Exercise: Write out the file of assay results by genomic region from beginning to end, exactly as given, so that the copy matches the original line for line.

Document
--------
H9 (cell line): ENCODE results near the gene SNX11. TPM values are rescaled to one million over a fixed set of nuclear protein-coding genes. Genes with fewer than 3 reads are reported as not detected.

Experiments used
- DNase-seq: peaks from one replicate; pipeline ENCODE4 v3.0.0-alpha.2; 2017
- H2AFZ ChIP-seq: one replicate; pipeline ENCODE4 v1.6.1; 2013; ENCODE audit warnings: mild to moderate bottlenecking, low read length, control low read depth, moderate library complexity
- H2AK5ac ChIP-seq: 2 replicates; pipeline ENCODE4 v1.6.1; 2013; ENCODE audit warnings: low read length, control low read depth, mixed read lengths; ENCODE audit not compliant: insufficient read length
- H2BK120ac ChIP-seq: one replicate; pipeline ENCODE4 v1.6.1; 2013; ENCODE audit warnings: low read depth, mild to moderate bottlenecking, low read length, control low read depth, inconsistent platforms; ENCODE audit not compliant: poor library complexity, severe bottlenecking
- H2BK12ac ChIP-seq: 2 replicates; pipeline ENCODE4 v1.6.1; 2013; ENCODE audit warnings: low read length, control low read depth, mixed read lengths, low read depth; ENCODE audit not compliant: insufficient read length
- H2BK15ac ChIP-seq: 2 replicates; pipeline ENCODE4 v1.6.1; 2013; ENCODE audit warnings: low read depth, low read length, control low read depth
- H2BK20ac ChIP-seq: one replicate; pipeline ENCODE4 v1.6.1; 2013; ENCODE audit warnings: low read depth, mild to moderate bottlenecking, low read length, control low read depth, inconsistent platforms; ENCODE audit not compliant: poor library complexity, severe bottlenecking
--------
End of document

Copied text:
H9 (cell line): ENCODE results near the gene SNX11. TPM values are rescaled to one million over a fixed set of nuclear protein-coding genes. Genes with fewer than 3 reads are reported as not detected.

Experiments used
- DNase-seq: peaks from one replicate; pipeline ENCODE4 v3.0.0-alpha.2; 2017
- H2AFZ ChIP-seq: one replicate; pipeline ENCODE4 v1.6.1; 2013; ENCODE audit warnings: mild to moderate bottlenecking, low read length, control low read depth, moderate library complexity
- H2AK5ac ChIP-seq: 2 replicates; pipeline ENCODE4 v1.6.1; 2013; ENCODE audit warnings: low read length, control low read depth, mixed read lengths; ENCODE audit not compliant: insufficient read length
- H2BK120ac ChIP-seq: one replicate; pipeline ENCODE4 v1.6.1; 2013; ENCODE audit warnings: low read depth, mild to moderate bottlenecking, low read length, control low read depth, inconsistent platforms; ENCODE audit not compliant: poor library complexity, severe bottlenecking
- H2BK12ac ChIP-seq: 2 replicates; pipeline ENCODE4 v1.6.1; 2013; ENCODE audit warnings: low read length, control low read depth, mixed read lengths, low read depth; ENCODE audit not compliant: insufficient read length
- H2BK15ac ChIP-seq: 2 replicates; pipeline ENCODE4 v1.6.1; 2013; ENCODE audit warnings: low read depth, low read length, control low read depth
- H2BK20ac ChIP-seq: one replicate; pipeline ENCODE4 v1.6.1; 2013; ENCODE audit warnings: low read depth, mild to moderate bottlenecking, low read length, control low read depth, inconsistent platforms; ENCODE audit not compliant: poor library complexity, severe bottlenecking